By Jan Harvey
The precious metal has fallen more than 2 percent this week on gains in the U.S. currency and a rise in U.S. 10-year Treasury yields to seven-year highs. Higher yields increase the opportunity cost of holding non-yielding assets such as bullion.
Spot gold was down 0.1 percent at $1,289.34 an ounce by 1450 GMT, off an earlier 4-1/2 month low of $1,285.41. U.S. gold futures for June delivery were down $2.80 at $1,288.70.
The dollar has climbed nearly 4 percent this quarter on expectations that the Federal Reserve will lift U.S. interest rates further this year to curb inflation, at a time when other central banks are still keeping monetary policy loose.
"Gold prices are mainly driven by the U.S. dollar and then U.S. yields ... our year-end 10-year U.S. Treasury forecast stands at 3.2 percent, with three more Fed rate hikes."
The euro remains under pressure, hovering near a five-month low on concerns that political developments in Italy could cause wider disruption in the common currency bloc.
Political uncertainty arising out of North Korea after Pyongyang threatened to pull out of a meeting with the United States was likely to limit downside for gold, analysts said. But that was not enough to offset other factors.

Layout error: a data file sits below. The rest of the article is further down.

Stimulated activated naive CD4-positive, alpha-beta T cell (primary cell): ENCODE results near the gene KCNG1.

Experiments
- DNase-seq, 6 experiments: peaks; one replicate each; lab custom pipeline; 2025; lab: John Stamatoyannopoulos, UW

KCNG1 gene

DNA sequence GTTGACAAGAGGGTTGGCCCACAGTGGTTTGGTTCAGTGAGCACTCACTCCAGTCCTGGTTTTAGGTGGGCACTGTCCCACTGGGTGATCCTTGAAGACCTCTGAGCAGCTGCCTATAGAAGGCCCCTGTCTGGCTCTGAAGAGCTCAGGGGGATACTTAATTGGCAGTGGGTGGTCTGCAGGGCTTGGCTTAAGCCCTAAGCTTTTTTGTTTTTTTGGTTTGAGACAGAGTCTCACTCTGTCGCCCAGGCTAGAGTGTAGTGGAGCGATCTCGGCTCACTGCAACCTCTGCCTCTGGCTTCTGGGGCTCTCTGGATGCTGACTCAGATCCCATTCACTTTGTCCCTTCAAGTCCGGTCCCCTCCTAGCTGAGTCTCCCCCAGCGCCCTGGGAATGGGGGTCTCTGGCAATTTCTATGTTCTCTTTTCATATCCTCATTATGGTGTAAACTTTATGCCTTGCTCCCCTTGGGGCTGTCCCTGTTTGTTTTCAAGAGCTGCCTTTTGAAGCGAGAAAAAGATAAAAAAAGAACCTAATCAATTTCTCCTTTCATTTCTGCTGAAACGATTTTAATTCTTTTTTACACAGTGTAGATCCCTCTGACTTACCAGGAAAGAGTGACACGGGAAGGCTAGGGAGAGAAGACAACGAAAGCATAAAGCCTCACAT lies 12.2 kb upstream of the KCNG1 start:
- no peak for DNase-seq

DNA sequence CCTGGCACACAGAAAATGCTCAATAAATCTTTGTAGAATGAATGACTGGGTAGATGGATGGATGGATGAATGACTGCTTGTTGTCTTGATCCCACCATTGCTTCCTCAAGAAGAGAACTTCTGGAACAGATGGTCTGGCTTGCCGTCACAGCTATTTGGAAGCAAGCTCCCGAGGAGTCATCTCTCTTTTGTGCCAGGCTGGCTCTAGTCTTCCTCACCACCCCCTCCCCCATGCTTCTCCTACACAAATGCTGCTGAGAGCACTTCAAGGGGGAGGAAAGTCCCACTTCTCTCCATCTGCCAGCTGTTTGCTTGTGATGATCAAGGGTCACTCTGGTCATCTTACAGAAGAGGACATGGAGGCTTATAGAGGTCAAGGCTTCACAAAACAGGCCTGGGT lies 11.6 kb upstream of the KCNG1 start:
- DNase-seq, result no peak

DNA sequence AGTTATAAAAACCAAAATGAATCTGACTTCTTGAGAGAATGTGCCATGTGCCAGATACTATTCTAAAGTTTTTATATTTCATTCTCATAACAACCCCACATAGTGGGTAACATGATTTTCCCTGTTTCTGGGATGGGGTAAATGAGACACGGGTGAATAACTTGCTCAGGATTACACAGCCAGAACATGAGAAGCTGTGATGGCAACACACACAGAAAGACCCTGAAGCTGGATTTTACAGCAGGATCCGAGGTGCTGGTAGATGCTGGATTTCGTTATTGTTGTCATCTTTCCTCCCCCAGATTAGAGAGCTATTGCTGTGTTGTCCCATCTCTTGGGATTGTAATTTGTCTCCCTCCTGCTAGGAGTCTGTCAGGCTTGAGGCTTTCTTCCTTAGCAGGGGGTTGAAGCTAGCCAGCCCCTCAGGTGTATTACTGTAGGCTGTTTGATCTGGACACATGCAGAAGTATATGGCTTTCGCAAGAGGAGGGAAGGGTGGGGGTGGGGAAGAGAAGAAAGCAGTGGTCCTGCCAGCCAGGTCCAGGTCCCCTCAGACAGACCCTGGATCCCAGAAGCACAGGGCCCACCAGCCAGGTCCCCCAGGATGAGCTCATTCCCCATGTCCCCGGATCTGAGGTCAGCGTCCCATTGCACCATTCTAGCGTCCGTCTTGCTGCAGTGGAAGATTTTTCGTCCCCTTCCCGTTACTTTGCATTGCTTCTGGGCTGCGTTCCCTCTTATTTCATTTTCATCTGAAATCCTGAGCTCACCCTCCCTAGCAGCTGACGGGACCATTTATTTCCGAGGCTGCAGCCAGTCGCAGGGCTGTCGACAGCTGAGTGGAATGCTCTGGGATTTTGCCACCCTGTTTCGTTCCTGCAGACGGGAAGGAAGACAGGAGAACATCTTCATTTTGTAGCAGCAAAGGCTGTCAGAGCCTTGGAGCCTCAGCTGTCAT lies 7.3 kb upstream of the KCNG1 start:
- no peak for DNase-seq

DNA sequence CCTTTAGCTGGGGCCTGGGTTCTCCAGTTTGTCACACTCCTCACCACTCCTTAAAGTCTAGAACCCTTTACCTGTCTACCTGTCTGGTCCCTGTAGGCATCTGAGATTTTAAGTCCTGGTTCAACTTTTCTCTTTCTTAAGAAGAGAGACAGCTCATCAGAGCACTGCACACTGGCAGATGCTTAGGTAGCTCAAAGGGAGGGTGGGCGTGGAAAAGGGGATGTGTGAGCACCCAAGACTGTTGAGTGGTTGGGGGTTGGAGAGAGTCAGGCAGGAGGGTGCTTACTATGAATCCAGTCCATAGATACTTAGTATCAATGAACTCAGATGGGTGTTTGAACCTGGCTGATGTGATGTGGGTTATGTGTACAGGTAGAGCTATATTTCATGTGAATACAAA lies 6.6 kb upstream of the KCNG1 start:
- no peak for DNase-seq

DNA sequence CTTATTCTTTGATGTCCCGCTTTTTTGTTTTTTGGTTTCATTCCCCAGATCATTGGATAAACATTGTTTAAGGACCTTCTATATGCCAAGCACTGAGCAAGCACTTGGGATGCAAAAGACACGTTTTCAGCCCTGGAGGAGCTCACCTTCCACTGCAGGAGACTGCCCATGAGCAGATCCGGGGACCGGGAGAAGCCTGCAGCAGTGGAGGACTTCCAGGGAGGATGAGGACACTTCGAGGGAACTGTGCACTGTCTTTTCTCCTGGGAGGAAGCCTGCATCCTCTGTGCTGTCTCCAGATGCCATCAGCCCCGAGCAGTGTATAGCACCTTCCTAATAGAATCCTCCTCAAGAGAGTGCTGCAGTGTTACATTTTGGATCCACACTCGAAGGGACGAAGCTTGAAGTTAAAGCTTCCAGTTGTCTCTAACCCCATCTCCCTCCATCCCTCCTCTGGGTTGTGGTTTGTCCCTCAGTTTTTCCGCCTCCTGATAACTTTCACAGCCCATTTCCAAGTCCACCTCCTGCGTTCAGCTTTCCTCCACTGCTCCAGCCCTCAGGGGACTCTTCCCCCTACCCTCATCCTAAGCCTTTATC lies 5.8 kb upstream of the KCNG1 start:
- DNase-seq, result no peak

From a technical perspective, gold prices were looking vulnerable to further losses after breaking below key chart levels this week, according to analysts who study past price moves to determine the future direction of trade.
"Gold has eroded key support, namely the 200-day moving average, the $1,302.74 March low and the 50 percent retracement (of the December-to-January rally)," Commerzbank said in a note on technicals. "We have been forced to neutralise our outlook as the market is now on the defensive."
Among other precious metals, silver was up 0.6 percent at $16.45 an ounce, having touched its lowest in two weeks at $16.17 in the previous session.
Platinum was flat at $887.30, off an earlier five-month low of $879, while palladium rose by 0.5 percent to $985.20.
(This story has not been edited by Business Standard staff and is auto-generated from a syndicated feed.)